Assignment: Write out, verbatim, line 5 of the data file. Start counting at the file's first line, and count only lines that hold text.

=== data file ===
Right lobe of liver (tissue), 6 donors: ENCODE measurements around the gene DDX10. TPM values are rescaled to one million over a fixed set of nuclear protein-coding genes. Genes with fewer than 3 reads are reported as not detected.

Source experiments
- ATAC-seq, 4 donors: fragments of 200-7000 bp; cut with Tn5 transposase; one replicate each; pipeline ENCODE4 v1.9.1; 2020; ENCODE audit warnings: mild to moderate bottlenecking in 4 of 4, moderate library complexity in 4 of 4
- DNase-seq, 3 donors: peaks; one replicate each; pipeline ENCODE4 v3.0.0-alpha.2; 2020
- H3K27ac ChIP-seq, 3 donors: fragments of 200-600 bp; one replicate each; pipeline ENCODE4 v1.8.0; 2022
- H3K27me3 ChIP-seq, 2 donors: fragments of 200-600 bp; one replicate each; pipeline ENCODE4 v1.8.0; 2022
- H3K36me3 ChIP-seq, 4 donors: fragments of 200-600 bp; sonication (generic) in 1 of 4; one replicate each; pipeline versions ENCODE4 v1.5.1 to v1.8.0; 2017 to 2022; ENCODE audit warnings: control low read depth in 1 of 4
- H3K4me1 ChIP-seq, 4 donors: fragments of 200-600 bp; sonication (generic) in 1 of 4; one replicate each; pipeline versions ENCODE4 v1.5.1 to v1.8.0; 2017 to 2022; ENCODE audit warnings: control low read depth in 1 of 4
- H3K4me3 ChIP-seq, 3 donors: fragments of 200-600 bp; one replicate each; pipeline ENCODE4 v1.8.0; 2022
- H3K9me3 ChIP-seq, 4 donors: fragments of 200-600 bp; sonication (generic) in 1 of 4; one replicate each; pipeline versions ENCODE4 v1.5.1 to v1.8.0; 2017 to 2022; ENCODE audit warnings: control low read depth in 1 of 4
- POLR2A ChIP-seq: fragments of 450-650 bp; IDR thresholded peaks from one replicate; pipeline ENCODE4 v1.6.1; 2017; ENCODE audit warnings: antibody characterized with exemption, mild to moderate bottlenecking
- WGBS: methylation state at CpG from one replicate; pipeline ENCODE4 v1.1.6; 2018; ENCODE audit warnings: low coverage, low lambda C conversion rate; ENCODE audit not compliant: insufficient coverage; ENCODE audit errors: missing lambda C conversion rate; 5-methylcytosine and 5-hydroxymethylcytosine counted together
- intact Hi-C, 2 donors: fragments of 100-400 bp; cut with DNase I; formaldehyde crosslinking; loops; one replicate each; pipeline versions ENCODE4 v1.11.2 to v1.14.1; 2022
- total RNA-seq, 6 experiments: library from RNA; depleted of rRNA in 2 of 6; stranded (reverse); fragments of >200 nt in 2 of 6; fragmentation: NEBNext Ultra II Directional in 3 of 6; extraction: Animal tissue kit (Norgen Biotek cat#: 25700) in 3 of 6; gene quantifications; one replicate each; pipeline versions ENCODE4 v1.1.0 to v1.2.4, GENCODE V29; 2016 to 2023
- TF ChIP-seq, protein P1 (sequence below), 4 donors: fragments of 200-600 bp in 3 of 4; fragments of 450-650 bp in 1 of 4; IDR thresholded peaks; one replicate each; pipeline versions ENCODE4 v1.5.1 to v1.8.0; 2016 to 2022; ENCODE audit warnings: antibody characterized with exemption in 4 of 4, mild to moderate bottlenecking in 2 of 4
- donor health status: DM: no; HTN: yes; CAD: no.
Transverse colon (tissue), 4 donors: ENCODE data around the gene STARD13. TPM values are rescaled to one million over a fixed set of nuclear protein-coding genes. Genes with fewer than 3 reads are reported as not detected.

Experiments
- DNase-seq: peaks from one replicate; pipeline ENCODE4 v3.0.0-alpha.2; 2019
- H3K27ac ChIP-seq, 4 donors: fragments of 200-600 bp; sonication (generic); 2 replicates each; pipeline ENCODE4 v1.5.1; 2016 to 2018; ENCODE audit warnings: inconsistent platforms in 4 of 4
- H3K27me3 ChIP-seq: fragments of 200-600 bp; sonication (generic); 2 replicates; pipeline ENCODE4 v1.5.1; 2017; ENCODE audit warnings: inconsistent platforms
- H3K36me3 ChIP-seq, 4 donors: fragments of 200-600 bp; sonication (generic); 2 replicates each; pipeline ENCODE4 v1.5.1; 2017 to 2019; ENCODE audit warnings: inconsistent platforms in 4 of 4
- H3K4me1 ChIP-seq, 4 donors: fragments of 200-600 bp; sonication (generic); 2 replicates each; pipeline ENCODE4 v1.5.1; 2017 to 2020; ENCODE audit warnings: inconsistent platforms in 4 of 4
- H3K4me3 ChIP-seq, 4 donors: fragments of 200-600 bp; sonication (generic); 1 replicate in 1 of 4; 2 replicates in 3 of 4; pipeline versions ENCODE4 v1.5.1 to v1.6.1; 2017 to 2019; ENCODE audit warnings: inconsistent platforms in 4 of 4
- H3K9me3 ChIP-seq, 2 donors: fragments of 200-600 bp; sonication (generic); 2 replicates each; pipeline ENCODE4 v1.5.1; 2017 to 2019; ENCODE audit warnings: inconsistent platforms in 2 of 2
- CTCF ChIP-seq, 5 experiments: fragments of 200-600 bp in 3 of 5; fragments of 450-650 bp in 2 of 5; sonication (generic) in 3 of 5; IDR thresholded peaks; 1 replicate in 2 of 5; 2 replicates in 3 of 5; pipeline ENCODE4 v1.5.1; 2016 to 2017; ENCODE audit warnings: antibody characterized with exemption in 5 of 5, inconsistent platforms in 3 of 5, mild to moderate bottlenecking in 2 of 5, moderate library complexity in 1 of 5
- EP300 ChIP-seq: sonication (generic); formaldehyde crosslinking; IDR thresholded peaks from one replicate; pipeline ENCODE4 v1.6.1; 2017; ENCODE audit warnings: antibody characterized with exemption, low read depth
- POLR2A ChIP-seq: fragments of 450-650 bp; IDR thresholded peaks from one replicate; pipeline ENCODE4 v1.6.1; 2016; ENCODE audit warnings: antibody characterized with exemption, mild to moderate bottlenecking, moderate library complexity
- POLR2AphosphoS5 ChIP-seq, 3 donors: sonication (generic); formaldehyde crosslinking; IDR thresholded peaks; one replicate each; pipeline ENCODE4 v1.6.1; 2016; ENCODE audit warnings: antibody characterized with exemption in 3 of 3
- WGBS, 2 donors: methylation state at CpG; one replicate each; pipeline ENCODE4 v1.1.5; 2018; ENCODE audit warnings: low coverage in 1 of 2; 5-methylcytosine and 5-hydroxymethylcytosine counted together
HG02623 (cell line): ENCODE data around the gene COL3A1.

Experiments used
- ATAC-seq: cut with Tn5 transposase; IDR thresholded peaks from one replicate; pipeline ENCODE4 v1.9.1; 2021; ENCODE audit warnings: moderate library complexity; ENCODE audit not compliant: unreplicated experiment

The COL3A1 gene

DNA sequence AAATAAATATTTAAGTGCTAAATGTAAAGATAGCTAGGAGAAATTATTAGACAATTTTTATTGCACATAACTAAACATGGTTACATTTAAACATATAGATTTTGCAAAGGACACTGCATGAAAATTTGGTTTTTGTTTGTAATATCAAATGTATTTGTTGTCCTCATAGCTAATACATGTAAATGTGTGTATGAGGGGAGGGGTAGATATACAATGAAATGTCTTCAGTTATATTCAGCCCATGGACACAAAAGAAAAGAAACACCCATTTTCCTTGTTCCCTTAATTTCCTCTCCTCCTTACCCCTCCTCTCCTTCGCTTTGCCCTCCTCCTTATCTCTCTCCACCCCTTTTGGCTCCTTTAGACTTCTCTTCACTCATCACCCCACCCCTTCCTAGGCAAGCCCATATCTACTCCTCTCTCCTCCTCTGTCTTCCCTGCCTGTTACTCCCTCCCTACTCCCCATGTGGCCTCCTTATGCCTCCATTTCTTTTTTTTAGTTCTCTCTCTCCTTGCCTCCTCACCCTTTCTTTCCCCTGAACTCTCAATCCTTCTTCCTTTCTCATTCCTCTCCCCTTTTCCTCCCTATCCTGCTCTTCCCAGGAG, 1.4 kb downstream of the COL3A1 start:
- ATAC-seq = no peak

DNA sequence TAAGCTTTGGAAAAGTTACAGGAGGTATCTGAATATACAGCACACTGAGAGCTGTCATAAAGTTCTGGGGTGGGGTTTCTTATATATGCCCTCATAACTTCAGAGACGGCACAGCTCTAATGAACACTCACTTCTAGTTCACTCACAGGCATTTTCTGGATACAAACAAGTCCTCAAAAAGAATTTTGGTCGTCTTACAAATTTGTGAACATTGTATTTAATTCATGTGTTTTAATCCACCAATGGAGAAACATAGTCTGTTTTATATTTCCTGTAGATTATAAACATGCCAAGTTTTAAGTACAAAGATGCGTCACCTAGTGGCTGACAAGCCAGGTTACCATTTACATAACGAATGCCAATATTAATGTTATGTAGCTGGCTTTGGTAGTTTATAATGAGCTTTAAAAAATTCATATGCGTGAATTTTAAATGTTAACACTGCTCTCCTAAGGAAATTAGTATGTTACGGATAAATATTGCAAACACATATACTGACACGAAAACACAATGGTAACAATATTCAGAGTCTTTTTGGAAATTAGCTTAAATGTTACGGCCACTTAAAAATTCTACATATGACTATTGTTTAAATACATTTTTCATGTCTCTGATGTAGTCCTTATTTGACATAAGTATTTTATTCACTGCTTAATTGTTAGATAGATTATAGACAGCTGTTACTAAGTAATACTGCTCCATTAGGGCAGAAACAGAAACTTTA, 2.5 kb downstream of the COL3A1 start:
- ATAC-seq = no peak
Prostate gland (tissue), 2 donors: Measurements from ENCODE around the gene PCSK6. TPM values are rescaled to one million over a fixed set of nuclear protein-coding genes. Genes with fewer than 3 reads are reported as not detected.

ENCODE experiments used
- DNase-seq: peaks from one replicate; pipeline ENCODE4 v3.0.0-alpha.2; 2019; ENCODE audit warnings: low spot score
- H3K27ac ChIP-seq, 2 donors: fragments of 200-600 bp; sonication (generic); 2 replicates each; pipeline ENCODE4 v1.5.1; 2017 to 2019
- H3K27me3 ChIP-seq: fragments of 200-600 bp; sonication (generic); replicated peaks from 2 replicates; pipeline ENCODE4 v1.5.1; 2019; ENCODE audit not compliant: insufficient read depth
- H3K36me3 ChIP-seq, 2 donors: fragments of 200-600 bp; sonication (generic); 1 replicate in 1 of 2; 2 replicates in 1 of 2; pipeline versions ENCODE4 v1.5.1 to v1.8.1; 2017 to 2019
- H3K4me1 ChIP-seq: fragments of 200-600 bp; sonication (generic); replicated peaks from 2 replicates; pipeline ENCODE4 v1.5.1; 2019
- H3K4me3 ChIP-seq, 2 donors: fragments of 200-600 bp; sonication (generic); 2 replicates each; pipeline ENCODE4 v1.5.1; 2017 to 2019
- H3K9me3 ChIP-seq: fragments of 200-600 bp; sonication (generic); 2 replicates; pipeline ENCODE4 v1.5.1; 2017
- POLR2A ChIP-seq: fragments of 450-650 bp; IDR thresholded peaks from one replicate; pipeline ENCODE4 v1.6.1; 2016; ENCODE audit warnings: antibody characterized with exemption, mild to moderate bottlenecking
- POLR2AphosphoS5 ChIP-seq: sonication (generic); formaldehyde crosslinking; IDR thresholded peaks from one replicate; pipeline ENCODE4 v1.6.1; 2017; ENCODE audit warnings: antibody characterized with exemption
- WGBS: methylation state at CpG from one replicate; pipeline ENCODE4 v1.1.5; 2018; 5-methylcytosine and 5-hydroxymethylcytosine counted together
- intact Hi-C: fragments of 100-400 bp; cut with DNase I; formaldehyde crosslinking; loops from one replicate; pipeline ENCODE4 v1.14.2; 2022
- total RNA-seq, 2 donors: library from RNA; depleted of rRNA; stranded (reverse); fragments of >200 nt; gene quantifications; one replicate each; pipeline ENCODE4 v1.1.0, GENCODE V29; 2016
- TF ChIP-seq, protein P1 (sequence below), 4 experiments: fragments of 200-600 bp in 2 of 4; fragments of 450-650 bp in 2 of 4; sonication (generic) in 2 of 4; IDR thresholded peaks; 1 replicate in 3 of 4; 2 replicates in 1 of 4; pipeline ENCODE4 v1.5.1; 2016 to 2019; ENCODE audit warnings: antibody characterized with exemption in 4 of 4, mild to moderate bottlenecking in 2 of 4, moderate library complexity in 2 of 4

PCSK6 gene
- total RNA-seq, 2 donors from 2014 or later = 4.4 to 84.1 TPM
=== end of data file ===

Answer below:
- H3K27ac ChIP-seq, 3 donors: fragments of 200-600 bp; one replicate each; pipeline ENCODE4 v1.8.0; 2022